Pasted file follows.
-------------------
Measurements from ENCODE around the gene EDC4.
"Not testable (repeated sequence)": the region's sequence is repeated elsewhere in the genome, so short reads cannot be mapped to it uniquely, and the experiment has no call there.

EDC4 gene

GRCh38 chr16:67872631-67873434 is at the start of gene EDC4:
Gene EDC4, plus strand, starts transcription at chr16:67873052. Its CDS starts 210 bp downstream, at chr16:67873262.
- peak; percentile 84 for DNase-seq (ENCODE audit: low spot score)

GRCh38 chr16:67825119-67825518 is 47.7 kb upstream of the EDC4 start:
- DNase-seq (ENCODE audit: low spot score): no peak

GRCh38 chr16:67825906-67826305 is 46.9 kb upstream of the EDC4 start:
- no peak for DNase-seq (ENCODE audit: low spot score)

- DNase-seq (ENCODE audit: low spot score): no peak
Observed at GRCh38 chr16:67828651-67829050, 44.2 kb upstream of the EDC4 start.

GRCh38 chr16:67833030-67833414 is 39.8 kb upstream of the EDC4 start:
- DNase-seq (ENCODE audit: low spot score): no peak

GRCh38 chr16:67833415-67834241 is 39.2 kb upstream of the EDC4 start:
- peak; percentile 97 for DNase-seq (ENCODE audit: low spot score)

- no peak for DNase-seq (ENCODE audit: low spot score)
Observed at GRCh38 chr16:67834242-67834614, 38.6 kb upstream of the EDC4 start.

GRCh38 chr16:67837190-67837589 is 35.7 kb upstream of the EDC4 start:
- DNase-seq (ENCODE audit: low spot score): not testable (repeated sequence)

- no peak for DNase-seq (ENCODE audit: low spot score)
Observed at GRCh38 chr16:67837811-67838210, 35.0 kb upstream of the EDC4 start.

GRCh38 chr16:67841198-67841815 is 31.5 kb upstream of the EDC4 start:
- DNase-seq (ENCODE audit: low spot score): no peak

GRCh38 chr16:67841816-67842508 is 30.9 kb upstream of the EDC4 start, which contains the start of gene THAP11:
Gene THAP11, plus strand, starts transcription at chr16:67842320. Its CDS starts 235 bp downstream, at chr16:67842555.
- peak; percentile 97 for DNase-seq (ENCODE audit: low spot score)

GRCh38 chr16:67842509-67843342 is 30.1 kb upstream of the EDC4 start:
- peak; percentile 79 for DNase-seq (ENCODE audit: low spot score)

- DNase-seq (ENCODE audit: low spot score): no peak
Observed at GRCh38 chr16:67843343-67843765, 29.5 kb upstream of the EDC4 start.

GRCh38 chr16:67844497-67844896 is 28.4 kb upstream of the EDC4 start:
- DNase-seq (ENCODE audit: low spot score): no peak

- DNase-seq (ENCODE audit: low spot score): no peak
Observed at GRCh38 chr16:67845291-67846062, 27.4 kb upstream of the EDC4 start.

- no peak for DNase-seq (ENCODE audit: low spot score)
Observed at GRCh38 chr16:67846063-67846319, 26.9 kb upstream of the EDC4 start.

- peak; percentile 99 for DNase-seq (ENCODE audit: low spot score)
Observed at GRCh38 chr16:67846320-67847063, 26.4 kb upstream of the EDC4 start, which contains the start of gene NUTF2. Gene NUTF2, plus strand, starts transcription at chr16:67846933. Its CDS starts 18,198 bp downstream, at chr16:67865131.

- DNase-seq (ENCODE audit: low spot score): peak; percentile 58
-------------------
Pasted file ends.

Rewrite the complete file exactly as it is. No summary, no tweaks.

Measurements from ENCODE around the gene EDC4.
"Not testable (repeated sequence)": the region's sequence is repeated elsewhere in the genome, so short reads cannot be mapped to it uniquely, and the experiment has no call there.

EDC4 gene

GRCh38 chr16:67872631-67873434 is at the start of gene EDC4:
Gene EDC4, plus strand, starts transcription at chr16:67873052. Its CDS starts 210 bp downstream, at chr16:67873262.
- peak; percentile 84 for DNase-seq (ENCODE audit: low spot score)

GRCh38 chr16:67825119-67825518 is 47.7 kb upstream of the EDC4 start:
- DNase-seq (ENCODE audit: low spot score): no peak

GRCh38 chr16:67825906-67826305 is 46.9 kb upstream of the EDC4 start:
- no peak for DNase-seq (ENCODE audit: low spot score)

- DNase-seq (ENCODE audit: low spot score): no peak
Observed at GRCh38 chr16:67828651-67829050, 44.2 kb upstream of the EDC4 start.

GRCh38 chr16:67833030-67833414 is 39.8 kb upstream of the EDC4 start:
- DNase-seq (ENCODE audit: low spot score): no peak

GRCh38 chr16:67833415-67834241 is 39.2 kb upstream of the EDC4 start:
- peak; percentile 97 for DNase-seq (ENCODE audit: low spot score)

- no peak for DNase-seq (ENCODE audit: low spot score)
Observed at GRCh38 chr16:67834242-67834614, 38.6 kb upstream of the EDC4 start.

GRCh38 chr16:67837190-67837589 is 35.7 kb upstream of the EDC4 start:
- DNase-seq (ENCODE audit: low spot score): not testable (repeated sequence)

- no peak for DNase-seq (ENCODE audit: low spot score)
Observed at GRCh38 chr16:67837811-67838210, 35.0 kb upstream of the EDC4 start.

GRCh38 chr16:67841198-67841815 is 31.5 kb upstream of the EDC4 start:
- DNase-seq (ENCODE audit: low spot score): no peak

GRCh38 chr16:67841816-67842508 is 30.9 kb upstream of the EDC4 start, which contains the start of gene THAP11:
Gene THAP11, plus strand, starts transcription at chr16:67842320. Its CDS starts 235 bp downstream, at chr16:67842555.
- peak; percentile 97 for DNase-seq (ENCODE audit: low spot score)

GRCh38 chr16:67842509-67843342 is 30.1 kb upstream of the EDC4 start:
- peak; percentile 79 for DNase-seq (ENCODE audit: low spot score)

- DNase-seq (ENCODE audit: low spot score): no peak
Observed at GRCh38 chr16:67843343-67843765, 29.5 kb upstream of the EDC4 start.

GRCh38 chr16:67844497-67844896 is 28.4 kb upstream of the EDC4 start:
- DNase-seq (ENCODE audit: low spot score): no peak

- DNase-seq (ENCODE audit: low spot score): no peak
Observed at GRCh38 chr16:67845291-67846062, 27.4 kb upstream of the EDC4 start.

- no peak for DNase-seq (ENCODE audit: low spot score)
Observed at GRCh38 chr16:67846063-67846319, 26.9 kb upstream of the EDC4 start.

- peak; percentile 99 for DNase-seq (ENCODE audit: low spot score)
Observed at GRCh38 chr16:67846320-67847063, 26.4 kb upstream of the EDC4 start, which contains the start of gene NUTF2. Gene NUTF2, plus strand, starts transcription at chr16:67846933. Its CDS starts 18,198 bp downstream, at chr16:67865131.

- DNase-seq (ENCODE audit: low spot score): peak; percentile 58